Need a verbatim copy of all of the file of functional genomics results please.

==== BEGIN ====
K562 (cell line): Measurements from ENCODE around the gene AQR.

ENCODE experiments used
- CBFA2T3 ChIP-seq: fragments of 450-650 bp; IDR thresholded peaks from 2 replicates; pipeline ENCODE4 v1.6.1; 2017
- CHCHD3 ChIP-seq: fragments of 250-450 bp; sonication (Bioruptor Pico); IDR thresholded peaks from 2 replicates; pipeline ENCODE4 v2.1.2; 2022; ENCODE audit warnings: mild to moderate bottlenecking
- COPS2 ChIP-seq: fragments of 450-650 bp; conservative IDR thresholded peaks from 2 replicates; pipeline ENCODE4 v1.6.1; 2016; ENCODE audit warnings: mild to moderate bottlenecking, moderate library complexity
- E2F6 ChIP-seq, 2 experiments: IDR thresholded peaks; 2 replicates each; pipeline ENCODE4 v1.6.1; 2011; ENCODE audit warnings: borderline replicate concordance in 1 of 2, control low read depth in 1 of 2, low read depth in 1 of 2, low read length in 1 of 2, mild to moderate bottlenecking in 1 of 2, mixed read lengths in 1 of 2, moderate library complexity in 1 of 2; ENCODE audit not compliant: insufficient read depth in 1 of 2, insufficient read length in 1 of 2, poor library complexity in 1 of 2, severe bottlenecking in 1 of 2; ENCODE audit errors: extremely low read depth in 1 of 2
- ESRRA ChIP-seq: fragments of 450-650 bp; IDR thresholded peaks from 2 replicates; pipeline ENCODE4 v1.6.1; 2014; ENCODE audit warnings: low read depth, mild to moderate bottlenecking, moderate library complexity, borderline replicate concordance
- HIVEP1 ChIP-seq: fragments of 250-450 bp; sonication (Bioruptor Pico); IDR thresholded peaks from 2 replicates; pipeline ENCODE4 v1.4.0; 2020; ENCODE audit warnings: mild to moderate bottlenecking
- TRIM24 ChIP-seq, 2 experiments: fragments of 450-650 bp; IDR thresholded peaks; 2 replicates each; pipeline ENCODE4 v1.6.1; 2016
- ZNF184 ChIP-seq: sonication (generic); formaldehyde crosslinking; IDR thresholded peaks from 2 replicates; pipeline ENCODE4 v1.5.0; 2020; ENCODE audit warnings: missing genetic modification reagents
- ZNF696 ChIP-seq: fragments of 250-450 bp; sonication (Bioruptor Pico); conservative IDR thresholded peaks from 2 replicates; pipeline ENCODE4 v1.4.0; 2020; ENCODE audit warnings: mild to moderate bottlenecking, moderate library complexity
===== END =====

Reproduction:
K562 (cell line): Measurements from ENCODE around the gene AQR.

ENCODE experiments used
- CBFA2T3 ChIP-seq: fragments of 450-650 bp; IDR thresholded peaks from 2 replicates; pipeline ENCODE4 v1.6.1; 2017
- CHCHD3 ChIP-seq: fragments of 250-450 bp; sonication (Bioruptor Pico); IDR thresholded peaks from 2 replicates; pipeline ENCODE4 v2.1.2; 2022; ENCODE audit warnings: mild to moderate bottlenecking
- COPS2 ChIP-seq: fragments of 450-650 bp; conservative IDR thresholded peaks from 2 replicates; pipeline ENCODE4 v1.6.1; 2016; ENCODE audit warnings: mild to moderate bottlenecking, moderate library complexity
- E2F6 ChIP-seq, 2 experiments: IDR thresholded peaks; 2 replicates each; pipeline ENCODE4 v1.6.1; 2011; ENCODE audit warnings: borderline replicate concordance in 1 of 2, control low read depth in 1 of 2, low read depth in 1 of 2, low read length in 1 of 2, mild to moderate bottlenecking in 1 of 2, mixed read lengths in 1 of 2, moderate library complexity in 1 of 2; ENCODE audit not compliant: insufficient read depth in 1 of 2, insufficient read length in 1 of 2, poor library complexity in 1 of 2, severe bottlenecking in 1 of 2; ENCODE audit errors: extremely low read depth in 1 of 2
- ESRRA ChIP-seq: fragments of 450-650 bp; IDR thresholded peaks from 2 replicates; pipeline ENCODE4 v1.6.1; 2014; ENCODE audit warnings: low read depth, mild to moderate bottlenecking, moderate library complexity, borderline replicate concordance
- HIVEP1 ChIP-seq: fragments of 250-450 bp; sonication (Bioruptor Pico); IDR thresholded peaks from 2 replicates; pipeline ENCODE4 v1.4.0; 2020; ENCODE audit warnings: mild to moderate bottlenecking
- TRIM24 ChIP-seq, 2 experiments: fragments of 450-650 bp; IDR thresholded peaks; 2 replicates each; pipeline ENCODE4 v1.6.1; 2016
- ZNF184 ChIP-seq: sonication (generic); formaldehyde crosslinking; IDR thresholded peaks from 2 replicates; pipeline ENCODE4 v1.5.0; 2020; ENCODE audit warnings: missing genetic modification reagents
- ZNF696 ChIP-seq: fragments of 250-450 bp; sonication (Bioruptor Pico); conservative IDR thresholded peaks from 2 replicates; pipeline ENCODE4 v1.4.0; 2020; ENCODE audit warnings: mild to moderate bottlenecking, moderate library complexity